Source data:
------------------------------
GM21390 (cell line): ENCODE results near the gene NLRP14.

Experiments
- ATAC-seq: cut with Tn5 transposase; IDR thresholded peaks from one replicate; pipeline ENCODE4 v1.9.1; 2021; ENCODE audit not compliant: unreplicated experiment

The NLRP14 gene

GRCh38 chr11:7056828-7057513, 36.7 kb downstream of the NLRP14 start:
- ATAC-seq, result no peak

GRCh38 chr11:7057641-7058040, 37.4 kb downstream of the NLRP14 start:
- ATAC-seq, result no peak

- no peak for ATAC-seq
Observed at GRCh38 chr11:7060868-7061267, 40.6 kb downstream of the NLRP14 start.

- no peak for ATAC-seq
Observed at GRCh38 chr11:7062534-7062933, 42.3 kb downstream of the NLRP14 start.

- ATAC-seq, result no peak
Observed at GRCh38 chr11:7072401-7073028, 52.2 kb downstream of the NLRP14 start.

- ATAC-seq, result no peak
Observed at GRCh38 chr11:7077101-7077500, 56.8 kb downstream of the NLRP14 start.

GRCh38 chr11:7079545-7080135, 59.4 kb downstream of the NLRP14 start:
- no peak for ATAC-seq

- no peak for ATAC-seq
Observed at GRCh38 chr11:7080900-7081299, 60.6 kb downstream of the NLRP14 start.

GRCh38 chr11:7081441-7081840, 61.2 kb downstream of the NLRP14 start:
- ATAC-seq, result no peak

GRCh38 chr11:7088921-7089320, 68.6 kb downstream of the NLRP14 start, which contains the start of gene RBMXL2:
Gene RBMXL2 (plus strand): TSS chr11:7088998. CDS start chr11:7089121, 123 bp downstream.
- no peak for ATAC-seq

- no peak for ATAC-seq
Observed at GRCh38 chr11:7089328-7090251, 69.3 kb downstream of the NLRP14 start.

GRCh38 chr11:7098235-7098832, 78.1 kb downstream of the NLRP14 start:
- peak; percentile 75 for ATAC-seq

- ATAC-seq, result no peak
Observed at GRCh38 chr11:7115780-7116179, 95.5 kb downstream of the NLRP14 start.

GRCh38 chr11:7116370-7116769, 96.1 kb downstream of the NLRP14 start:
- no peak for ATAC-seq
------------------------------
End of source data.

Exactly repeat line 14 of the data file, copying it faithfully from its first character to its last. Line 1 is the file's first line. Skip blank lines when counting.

Observed at GRCh38 chr11:7072401-7073028, 52.2 kb downstream of the NLRP14 start.